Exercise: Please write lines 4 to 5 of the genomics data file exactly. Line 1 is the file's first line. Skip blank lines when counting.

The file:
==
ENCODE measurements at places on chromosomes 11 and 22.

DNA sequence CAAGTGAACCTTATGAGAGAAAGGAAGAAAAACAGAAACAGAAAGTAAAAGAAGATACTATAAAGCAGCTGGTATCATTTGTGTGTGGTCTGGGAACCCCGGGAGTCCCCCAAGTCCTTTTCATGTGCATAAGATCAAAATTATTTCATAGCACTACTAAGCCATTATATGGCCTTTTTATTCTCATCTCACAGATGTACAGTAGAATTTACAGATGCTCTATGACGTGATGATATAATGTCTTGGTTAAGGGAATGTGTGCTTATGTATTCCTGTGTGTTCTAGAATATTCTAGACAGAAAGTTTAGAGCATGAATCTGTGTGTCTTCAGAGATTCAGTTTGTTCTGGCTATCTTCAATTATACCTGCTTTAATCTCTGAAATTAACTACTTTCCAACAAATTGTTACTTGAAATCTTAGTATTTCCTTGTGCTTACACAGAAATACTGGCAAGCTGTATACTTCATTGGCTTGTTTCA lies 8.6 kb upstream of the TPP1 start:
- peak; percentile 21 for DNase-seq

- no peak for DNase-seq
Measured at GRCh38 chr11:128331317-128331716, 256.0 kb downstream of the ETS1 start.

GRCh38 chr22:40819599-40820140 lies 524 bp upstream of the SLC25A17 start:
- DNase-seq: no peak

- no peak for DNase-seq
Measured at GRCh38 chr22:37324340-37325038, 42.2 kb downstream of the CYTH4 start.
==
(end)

- no peak for DNase-seq
Measured at GRCh38 chr11:128331317-128331716, 256.0 kb downstream of the ETS1 start.